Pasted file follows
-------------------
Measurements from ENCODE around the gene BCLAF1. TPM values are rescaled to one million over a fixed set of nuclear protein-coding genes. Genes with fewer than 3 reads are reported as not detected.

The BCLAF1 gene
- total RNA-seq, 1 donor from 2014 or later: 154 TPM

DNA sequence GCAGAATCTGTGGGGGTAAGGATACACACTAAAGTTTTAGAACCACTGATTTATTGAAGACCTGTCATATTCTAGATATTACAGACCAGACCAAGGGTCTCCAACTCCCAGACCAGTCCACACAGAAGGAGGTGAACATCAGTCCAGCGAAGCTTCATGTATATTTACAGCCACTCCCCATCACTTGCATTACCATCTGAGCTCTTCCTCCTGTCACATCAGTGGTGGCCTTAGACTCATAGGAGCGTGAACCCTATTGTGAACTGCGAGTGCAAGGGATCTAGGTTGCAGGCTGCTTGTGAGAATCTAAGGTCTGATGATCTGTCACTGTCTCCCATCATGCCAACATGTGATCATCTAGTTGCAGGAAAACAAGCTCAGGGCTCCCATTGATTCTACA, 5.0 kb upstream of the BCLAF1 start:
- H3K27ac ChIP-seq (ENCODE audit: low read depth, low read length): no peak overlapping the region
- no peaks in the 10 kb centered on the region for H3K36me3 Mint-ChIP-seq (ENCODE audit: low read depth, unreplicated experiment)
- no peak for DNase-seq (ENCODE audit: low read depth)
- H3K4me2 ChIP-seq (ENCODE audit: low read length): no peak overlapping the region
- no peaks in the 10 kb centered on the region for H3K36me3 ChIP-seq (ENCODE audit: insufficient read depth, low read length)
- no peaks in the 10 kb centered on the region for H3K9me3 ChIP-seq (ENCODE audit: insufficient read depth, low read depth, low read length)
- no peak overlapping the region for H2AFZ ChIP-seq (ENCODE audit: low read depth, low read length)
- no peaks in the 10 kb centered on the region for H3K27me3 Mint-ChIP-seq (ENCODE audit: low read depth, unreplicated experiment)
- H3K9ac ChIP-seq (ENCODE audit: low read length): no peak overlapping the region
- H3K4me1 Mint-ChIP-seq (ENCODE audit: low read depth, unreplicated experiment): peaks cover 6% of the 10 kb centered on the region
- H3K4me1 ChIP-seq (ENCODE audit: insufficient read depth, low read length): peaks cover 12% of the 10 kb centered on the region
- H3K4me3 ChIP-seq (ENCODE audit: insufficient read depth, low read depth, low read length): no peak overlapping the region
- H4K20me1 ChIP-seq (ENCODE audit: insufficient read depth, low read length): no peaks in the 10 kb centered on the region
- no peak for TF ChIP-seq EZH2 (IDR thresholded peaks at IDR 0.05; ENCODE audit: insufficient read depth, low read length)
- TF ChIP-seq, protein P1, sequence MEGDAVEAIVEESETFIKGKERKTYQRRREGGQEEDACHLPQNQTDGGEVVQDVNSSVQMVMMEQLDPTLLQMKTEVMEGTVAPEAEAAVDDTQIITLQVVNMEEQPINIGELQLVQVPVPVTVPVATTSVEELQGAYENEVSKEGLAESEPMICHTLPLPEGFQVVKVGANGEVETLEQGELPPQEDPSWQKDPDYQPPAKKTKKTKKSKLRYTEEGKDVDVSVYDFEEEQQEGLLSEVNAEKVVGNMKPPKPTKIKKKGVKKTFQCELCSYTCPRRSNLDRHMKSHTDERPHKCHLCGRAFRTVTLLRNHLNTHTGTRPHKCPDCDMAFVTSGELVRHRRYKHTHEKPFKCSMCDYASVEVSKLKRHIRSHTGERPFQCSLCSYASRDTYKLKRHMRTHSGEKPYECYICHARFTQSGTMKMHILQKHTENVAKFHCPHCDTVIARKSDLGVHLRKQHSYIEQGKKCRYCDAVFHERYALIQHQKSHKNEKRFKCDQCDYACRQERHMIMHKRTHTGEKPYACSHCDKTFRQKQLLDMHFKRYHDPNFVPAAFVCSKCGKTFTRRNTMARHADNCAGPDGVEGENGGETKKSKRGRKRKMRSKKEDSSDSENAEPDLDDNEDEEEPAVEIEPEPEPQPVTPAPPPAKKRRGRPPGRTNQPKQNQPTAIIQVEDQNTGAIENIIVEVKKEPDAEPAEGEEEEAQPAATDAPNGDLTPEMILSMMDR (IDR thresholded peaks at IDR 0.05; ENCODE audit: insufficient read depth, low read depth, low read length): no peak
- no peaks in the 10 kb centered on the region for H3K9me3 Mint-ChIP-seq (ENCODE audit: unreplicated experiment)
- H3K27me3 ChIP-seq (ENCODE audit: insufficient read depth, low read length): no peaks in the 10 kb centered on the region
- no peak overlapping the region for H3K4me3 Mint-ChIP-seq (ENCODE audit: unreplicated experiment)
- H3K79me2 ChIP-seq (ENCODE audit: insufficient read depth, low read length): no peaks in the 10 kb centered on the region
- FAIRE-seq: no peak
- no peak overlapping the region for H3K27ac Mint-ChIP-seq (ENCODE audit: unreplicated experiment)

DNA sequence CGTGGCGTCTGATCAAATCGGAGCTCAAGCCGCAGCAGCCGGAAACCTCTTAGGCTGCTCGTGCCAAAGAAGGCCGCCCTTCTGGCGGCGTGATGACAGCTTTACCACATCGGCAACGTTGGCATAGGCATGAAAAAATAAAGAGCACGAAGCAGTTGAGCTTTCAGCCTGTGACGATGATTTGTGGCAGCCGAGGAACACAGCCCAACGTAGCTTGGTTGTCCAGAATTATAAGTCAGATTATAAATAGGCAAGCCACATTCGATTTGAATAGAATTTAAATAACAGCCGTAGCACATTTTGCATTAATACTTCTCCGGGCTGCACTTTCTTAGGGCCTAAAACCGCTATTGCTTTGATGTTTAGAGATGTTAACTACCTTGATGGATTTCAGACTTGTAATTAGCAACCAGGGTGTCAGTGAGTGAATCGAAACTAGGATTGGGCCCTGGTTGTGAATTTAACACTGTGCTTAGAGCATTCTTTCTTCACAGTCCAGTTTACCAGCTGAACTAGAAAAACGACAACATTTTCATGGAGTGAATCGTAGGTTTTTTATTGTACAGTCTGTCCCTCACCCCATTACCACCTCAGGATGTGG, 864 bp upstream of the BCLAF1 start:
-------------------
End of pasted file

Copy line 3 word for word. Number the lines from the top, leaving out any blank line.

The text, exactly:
- total RNA-seq, 1 donor from 2014 or later: 154 TPM